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same thing with me but I think its my car's pedals! I'm only like 5' 8-9" I don't know i've grown too much lately, but my pedals are too close and there isn't any possible way my 9.5 Adidas Goodyear shoes could possibly use heel and toe mines more like toe and arch... lol
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Old 01-09-2006, 03:17 AM   #5
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I do a little mix of both the half/half and actual heel toe...and am slowly getting more of the actual heel/toe. I had a lot of trouble with it at first.....but stuck with it. I'd say give the real heel/toe method a solid two weeks to teach your muscles to do that and you'll be surprised with the results.
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Old 01-09-2006, 03:23 AM   #6
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I am 6'3" and wear a size 13. Like I said in the other thread, it was difficult for me at first, but I started out barefoot and then migrated to a narrow shoe and then to my normal, wide Airwalk skate shoes. It took a few weeks of attacking right-hand turns barefoot to get used to used to the contortion required to avoid hitting the steering wheel/column with my knee. I can't say that there is any trick to it. If you can do it with the car parked, you SHOULD be able to do it diving into a turn at 100mph -- it just takes a while to get used to

One thing that was frustrating was that all of the videos I found that showed pedal action (Gary's, BMI, etc.) are of relatively short people that have tons of room at the knee where I had zero. Tall people get the advantage in basketball, football, volleyball and just about everything else -- short people get auto racing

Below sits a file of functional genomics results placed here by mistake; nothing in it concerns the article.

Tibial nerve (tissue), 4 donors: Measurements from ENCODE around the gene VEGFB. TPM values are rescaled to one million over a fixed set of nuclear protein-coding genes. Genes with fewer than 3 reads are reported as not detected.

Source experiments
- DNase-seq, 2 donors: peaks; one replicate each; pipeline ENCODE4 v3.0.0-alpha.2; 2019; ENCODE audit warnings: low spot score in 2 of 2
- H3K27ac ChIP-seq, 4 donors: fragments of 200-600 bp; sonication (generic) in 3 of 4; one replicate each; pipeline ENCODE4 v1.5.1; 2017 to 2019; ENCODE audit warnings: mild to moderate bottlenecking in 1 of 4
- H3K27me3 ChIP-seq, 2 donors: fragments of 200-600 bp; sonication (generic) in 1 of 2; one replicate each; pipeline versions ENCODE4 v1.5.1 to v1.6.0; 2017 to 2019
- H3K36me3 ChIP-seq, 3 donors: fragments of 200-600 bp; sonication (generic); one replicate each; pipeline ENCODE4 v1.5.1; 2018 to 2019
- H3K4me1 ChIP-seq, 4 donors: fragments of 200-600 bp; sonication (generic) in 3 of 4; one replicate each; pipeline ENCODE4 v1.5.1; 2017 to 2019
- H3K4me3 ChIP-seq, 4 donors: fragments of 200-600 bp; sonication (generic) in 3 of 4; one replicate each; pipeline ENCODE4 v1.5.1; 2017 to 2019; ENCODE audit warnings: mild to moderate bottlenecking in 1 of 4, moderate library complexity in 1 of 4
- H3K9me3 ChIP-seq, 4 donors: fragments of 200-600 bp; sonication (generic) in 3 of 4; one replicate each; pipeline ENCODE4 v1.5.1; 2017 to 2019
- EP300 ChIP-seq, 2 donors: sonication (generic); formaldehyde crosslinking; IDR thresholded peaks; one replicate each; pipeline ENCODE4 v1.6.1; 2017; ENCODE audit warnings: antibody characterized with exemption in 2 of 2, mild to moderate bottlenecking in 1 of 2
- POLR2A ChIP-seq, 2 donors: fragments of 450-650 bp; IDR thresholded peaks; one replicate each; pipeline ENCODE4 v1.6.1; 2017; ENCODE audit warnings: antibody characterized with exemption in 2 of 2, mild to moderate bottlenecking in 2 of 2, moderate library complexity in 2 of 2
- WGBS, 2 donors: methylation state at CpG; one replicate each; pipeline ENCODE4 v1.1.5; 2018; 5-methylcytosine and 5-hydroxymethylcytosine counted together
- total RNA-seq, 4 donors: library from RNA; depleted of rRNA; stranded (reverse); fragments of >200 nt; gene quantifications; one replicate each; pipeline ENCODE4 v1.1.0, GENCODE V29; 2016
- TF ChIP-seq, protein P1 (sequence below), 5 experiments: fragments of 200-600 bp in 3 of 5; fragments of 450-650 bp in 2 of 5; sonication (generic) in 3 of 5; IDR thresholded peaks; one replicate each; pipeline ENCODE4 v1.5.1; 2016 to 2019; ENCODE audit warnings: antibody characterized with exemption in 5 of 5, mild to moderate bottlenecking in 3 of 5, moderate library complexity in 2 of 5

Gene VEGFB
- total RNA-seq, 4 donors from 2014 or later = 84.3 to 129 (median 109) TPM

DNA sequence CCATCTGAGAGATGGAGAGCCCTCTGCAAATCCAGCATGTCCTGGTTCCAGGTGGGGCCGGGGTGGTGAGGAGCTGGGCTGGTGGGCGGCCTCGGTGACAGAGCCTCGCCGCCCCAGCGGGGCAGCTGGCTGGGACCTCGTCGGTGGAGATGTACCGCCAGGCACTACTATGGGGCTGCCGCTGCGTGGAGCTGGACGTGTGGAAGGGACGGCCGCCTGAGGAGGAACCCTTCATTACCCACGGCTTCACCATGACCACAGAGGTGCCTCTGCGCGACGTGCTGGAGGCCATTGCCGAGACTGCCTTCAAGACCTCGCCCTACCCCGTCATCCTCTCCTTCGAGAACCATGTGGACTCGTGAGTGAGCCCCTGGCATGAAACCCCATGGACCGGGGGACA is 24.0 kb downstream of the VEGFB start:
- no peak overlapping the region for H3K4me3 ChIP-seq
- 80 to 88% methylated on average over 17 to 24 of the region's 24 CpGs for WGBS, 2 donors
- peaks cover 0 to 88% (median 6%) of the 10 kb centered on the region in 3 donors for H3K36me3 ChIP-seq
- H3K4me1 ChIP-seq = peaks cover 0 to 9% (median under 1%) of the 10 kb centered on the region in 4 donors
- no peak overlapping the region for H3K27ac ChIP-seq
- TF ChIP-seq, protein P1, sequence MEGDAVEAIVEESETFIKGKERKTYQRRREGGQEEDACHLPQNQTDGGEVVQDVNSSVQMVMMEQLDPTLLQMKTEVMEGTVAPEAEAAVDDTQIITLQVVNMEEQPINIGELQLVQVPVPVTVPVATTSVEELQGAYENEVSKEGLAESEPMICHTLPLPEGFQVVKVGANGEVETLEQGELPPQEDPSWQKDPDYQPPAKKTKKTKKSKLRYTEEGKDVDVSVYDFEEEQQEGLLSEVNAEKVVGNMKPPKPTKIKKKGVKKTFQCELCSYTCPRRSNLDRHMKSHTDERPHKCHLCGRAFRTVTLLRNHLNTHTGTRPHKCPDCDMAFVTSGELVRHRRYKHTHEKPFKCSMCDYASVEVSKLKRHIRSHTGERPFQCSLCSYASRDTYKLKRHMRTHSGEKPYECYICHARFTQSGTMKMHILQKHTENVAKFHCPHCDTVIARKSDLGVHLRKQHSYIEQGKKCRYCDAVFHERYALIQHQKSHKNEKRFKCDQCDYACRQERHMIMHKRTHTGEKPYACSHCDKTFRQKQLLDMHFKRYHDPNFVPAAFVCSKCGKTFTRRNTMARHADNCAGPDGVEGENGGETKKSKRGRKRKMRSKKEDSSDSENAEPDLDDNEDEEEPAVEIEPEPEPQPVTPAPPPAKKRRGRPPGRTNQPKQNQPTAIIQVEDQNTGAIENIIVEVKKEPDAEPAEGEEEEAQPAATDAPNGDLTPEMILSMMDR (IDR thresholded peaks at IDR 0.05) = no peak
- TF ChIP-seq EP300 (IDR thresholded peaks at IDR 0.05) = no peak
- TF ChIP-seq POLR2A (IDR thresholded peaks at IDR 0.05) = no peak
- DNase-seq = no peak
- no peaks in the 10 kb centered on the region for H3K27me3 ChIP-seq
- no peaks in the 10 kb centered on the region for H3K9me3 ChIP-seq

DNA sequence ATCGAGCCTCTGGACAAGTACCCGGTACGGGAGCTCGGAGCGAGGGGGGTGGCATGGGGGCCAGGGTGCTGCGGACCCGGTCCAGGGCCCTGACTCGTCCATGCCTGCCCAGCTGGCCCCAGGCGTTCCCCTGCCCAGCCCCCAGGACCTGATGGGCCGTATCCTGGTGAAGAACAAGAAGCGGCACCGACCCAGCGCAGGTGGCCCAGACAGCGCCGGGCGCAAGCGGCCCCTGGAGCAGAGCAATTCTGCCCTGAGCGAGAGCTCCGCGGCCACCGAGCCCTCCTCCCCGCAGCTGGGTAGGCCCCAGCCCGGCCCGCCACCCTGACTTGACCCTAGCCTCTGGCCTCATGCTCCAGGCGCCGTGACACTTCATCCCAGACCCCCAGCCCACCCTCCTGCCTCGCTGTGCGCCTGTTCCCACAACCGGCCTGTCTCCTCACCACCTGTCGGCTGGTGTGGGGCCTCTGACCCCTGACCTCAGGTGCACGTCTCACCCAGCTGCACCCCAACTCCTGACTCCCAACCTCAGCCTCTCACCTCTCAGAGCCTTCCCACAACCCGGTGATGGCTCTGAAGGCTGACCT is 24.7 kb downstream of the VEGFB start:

Might also want to pick up a pair of real racing shoes; a lot of people say that that helped them.
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Old 01-09-2006, 03:38 AM   #7
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What I do is that I use the ball of my feet on stepping the brake pedal and then twisting your foot so that your heel hits the gas pedal. If you are tall then lift your foot up more when you are stepping at the brake pedal. Note that your heel shouldn't be hitting the floor.

To practice, on a stop light or in a parking lot, try to step on the brake and then tap the gas pedal. Release and then try again. Your heel shouldn't hit the wall at the right side of the gas pedal. (where the transmission resides).